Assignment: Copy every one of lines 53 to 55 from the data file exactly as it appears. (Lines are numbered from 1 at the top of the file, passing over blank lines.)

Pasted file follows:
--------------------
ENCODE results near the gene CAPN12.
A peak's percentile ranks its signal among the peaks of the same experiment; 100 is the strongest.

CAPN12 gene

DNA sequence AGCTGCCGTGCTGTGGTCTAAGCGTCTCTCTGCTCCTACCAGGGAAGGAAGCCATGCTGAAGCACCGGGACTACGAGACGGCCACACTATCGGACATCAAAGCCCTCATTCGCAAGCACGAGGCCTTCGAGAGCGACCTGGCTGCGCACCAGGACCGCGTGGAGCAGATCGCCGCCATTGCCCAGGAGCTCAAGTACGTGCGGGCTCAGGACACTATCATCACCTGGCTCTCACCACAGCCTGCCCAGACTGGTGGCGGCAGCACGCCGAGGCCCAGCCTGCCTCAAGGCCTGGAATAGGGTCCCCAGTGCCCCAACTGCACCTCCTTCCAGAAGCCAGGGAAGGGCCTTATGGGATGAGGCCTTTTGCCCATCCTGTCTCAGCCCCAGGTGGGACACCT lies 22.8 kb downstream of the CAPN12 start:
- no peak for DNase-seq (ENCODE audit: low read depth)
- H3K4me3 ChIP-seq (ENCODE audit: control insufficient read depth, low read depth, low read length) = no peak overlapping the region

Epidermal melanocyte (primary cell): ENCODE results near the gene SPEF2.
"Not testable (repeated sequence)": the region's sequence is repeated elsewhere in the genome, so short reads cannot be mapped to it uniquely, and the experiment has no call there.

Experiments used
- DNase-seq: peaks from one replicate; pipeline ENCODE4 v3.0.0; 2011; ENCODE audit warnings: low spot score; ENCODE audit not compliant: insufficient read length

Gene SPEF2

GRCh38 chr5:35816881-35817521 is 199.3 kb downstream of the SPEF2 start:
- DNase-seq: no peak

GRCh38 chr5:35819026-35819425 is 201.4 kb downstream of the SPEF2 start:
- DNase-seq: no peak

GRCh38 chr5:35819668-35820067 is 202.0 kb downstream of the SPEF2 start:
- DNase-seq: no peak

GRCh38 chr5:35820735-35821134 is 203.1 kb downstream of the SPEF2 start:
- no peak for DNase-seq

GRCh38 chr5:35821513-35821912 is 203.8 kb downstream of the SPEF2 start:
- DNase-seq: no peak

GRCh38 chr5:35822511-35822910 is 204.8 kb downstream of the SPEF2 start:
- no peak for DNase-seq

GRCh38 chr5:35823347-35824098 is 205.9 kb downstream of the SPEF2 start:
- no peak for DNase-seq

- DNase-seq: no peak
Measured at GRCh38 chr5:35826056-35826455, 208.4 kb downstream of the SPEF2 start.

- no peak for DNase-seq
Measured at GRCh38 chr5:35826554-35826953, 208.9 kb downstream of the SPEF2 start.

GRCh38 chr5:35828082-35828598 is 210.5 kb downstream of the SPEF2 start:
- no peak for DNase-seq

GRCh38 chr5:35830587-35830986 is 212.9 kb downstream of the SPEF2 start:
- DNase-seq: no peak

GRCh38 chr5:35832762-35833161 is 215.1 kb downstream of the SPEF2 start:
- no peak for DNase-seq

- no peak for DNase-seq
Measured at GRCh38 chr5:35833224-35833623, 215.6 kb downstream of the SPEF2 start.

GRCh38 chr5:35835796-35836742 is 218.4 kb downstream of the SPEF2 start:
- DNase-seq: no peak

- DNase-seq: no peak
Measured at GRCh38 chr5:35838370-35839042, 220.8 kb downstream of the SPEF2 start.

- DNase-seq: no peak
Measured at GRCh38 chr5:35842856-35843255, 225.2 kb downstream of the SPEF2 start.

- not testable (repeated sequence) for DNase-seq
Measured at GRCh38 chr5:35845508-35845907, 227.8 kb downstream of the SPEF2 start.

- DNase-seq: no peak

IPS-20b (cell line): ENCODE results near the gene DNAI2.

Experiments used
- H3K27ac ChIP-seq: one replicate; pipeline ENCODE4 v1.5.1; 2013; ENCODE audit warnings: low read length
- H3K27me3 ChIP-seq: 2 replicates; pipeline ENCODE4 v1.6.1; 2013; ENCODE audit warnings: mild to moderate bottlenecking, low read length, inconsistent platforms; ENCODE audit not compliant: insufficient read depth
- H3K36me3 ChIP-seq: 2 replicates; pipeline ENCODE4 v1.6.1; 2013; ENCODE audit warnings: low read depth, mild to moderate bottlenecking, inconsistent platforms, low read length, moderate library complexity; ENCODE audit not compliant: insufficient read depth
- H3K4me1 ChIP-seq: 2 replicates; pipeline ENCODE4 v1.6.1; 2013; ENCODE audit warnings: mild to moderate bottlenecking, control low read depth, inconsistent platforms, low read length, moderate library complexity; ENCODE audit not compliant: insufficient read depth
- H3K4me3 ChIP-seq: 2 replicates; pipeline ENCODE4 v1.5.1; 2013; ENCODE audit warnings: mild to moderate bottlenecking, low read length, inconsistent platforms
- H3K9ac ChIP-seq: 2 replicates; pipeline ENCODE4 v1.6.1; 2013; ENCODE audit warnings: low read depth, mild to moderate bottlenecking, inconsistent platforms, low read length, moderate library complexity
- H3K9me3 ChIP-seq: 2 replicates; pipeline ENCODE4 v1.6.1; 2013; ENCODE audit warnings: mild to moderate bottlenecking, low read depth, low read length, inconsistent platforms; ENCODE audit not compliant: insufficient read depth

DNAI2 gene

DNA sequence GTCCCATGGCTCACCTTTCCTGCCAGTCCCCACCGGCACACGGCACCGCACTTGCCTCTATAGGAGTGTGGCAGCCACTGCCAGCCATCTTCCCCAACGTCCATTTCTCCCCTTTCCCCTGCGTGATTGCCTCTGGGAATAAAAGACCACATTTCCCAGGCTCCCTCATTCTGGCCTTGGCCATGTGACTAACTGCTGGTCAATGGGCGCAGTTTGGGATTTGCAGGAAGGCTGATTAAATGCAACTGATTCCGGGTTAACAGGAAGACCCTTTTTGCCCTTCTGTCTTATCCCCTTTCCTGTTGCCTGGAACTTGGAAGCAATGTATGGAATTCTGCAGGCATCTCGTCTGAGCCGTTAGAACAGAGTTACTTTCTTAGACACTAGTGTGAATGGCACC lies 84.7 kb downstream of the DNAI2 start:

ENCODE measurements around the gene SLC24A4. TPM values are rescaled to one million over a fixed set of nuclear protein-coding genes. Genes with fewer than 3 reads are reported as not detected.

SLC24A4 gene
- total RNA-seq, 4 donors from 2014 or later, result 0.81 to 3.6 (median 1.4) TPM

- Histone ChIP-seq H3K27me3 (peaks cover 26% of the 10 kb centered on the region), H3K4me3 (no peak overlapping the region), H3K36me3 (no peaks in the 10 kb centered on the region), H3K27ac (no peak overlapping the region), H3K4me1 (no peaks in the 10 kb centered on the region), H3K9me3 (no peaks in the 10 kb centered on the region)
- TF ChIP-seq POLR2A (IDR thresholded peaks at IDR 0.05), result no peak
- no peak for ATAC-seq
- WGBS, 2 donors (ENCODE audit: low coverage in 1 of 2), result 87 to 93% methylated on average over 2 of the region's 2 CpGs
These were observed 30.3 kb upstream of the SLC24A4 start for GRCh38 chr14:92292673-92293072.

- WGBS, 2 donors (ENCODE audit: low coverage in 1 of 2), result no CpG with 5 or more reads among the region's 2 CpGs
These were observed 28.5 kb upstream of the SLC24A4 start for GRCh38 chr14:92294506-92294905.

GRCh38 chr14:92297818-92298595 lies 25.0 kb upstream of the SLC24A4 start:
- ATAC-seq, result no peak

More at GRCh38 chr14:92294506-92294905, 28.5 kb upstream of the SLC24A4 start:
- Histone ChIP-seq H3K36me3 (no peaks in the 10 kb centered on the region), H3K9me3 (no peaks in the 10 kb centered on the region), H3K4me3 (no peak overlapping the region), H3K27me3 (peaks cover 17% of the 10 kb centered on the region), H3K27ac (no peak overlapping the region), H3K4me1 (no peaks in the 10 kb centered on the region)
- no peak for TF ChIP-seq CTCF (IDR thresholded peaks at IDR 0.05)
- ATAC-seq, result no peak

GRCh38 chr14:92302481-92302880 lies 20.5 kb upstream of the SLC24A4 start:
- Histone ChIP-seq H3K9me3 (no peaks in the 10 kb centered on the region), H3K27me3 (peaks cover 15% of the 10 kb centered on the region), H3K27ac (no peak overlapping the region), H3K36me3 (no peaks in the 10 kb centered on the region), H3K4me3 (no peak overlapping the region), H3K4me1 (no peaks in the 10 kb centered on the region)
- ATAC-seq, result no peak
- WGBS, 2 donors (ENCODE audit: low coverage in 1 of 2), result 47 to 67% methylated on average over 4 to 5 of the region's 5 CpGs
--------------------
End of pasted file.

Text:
- H3K4me3 ChIP-seq: 2 replicates; pipeline ENCODE4 v1.5.1; 2013; ENCODE audit warnings: mild to moderate bottlenecking, low read length, inconsistent platforms
- H3K9ac ChIP-seq: 2 replicates; pipeline ENCODE4 v1.6.1; 2013; ENCODE audit warnings: low read depth, mild to moderate bottlenecking, inconsistent platforms, low read length, moderate library complexity
- H3K9me3 ChIP-seq: 2 replicates; pipeline ENCODE4 v1.6.1; 2013; ENCODE audit warnings: mild to moderate bottlenecking, low read depth, low read length, inconsistent platforms; ENCODE audit not compliant: insufficient read depth